South opened One Club, North responded One Diamond, and South rebid One Heart. North raised directly to game and all passed. West led the jack of spades against Four Hearts and it was clear to declarer that the duplication of values in spades meant that there was work to be done. After winning in hand he led a low trump to the king which held - good news! He continued with a low club to the king which lost to the ace - bad news, or was it? West cashed his ace of trumps and got off lead with a second spade. There was now only one chance. South won the spade, cashed his queen of clubs, and ran off four diamond winners to discard a club from hand. Then he exited with a trump to leave East on lead with nothing but spades and forced to concede a ruff and discard.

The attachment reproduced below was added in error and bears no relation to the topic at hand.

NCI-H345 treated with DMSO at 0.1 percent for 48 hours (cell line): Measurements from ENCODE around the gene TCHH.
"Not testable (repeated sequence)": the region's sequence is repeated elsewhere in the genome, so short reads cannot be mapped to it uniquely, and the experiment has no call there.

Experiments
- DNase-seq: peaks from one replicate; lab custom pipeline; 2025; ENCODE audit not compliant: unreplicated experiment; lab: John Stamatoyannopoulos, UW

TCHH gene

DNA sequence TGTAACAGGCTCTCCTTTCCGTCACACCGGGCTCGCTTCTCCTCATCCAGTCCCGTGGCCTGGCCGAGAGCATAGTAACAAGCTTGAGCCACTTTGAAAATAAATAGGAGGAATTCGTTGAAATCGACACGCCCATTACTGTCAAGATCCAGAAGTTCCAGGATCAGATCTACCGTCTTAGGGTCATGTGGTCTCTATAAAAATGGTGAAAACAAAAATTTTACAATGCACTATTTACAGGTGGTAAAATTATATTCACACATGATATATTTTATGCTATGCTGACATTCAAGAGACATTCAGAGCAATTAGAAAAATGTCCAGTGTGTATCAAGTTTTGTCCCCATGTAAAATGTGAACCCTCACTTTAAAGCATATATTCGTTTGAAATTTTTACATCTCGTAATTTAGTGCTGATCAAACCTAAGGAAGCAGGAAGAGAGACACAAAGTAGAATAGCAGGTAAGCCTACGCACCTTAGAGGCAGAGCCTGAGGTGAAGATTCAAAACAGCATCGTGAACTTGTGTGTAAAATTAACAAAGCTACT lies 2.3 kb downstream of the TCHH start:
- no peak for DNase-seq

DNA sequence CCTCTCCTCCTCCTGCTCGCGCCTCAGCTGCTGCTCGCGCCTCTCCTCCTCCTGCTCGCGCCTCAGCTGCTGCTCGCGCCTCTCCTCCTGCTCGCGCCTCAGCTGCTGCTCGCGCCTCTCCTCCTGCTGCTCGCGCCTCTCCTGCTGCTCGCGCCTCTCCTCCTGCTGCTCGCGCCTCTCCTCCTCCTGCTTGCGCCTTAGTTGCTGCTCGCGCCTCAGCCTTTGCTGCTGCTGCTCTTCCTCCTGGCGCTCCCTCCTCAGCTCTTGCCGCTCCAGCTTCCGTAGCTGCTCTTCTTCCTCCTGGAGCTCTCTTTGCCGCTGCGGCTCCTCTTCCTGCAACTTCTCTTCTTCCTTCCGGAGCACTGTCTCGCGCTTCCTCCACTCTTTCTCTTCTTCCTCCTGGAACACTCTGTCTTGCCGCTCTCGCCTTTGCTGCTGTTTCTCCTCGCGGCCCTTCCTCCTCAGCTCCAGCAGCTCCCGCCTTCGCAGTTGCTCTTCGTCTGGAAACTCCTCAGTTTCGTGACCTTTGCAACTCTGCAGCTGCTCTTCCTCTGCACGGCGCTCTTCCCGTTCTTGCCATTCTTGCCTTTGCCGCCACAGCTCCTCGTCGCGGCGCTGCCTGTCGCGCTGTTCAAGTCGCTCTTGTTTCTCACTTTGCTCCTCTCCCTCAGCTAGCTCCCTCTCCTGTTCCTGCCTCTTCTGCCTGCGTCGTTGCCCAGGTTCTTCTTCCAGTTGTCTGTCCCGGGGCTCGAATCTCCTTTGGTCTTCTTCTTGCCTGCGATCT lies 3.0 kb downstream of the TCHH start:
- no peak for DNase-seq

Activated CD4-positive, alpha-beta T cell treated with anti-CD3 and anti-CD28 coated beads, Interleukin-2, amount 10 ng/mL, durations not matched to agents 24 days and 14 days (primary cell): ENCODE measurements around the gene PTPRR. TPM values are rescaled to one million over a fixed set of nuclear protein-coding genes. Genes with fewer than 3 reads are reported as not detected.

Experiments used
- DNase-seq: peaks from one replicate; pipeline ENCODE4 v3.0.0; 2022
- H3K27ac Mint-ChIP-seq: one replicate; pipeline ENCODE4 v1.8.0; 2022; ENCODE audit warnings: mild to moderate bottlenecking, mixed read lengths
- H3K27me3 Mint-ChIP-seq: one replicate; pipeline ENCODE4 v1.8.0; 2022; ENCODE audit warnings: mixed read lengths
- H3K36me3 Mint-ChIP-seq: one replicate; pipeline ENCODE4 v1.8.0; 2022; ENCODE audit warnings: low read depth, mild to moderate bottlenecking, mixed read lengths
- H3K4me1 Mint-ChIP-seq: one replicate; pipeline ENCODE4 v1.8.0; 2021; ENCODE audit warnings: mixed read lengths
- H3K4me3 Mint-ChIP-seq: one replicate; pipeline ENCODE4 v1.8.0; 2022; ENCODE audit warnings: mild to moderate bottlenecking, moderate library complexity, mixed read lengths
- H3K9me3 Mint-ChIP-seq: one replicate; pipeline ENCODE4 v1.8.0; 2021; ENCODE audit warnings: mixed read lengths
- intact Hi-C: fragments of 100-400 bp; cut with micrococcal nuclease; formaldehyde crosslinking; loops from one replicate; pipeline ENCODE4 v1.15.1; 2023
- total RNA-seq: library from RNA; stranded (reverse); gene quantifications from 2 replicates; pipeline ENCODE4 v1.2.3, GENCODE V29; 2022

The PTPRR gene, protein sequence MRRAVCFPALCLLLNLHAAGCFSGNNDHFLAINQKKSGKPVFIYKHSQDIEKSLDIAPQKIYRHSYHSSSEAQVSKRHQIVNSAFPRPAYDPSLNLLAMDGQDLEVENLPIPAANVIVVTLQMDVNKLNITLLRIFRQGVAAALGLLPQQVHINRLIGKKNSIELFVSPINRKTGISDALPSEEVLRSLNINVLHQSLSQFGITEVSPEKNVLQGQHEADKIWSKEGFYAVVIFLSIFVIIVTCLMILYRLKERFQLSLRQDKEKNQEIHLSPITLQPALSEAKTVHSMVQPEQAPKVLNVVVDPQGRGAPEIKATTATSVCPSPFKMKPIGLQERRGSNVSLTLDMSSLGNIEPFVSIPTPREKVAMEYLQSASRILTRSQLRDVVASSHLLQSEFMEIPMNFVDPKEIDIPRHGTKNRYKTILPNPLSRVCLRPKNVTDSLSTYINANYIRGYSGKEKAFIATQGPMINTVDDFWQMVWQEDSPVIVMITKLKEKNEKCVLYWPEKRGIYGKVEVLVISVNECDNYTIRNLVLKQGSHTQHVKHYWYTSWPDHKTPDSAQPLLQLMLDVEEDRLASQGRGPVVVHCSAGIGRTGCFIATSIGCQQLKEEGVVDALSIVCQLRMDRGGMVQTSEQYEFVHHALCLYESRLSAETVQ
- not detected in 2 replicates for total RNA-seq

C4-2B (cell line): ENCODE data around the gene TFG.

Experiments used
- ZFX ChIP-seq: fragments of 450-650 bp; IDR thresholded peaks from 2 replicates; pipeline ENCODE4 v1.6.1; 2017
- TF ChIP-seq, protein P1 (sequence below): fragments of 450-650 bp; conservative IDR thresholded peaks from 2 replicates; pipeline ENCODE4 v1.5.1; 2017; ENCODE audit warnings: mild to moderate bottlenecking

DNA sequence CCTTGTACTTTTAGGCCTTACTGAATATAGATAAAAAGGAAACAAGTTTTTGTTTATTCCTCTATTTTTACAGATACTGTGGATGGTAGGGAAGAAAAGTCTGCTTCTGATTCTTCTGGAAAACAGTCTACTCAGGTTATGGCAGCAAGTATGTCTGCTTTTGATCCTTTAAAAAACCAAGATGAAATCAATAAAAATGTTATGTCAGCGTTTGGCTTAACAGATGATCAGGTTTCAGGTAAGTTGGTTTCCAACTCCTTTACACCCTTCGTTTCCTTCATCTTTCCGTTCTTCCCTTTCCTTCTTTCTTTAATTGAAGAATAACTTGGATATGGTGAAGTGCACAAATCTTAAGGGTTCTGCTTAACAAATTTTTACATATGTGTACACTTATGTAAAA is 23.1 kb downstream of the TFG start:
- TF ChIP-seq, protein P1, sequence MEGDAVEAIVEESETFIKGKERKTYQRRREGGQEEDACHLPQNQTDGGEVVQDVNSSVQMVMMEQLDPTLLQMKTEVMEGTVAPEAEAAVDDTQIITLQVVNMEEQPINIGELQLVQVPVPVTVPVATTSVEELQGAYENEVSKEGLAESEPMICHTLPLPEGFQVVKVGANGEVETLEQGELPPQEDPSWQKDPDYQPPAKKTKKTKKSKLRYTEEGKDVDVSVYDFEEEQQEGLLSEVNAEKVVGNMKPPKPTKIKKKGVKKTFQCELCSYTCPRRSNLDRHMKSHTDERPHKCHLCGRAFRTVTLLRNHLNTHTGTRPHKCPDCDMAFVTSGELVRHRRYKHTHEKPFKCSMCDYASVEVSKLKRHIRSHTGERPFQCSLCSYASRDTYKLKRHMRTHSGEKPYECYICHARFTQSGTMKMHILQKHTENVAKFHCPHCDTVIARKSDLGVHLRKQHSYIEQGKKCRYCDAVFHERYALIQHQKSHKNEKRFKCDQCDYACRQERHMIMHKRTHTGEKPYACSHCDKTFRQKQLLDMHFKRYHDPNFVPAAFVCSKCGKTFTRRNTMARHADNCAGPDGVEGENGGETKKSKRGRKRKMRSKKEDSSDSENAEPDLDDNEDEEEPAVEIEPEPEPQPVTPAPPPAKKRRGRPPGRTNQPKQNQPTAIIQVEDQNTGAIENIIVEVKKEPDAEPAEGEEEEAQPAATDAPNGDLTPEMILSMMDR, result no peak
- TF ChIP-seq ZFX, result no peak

West was at fault when he took the king of clubs with his ace. It was unlikely that ducking would cost, and, if declar-er's suit was not headed by the king and queen, he would hardly have played it early. If West holds off on the first club lead, South is restricted to nine tricks.Reuse content